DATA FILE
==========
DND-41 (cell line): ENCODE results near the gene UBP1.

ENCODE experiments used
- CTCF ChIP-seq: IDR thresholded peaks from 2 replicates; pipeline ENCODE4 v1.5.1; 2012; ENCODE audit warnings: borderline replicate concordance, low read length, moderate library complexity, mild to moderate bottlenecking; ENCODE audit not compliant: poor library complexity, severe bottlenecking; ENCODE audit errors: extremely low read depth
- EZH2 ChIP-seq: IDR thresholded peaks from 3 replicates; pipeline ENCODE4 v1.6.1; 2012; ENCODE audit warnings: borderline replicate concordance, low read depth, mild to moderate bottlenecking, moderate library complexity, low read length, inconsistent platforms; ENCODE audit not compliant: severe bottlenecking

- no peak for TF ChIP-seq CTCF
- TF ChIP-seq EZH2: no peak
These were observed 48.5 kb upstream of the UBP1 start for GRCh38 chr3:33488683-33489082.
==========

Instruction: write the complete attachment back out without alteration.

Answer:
DND-41 (cell line): ENCODE results near the gene UBP1.

ENCODE experiments used
- CTCF ChIP-seq: IDR thresholded peaks from 2 replicates; pipeline ENCODE4 v1.5.1; 2012; ENCODE audit warnings: borderline replicate concordance, low read length, moderate library complexity, mild to moderate bottlenecking; ENCODE audit not compliant: poor library complexity, severe bottlenecking; ENCODE audit errors: extremely low read depth
- EZH2 ChIP-seq: IDR thresholded peaks from 3 replicates; pipeline ENCODE4 v1.6.1; 2012; ENCODE audit warnings: borderline replicate concordance, low read depth, mild to moderate bottlenecking, moderate library complexity, low read length, inconsistent platforms; ENCODE audit not compliant: severe bottlenecking

- no peak for TF ChIP-seq CTCF
- TF ChIP-seq EZH2: no peak
These were observed 48.5 kb upstream of the UBP1 start for GRCh38 chr3:33488683-33489082.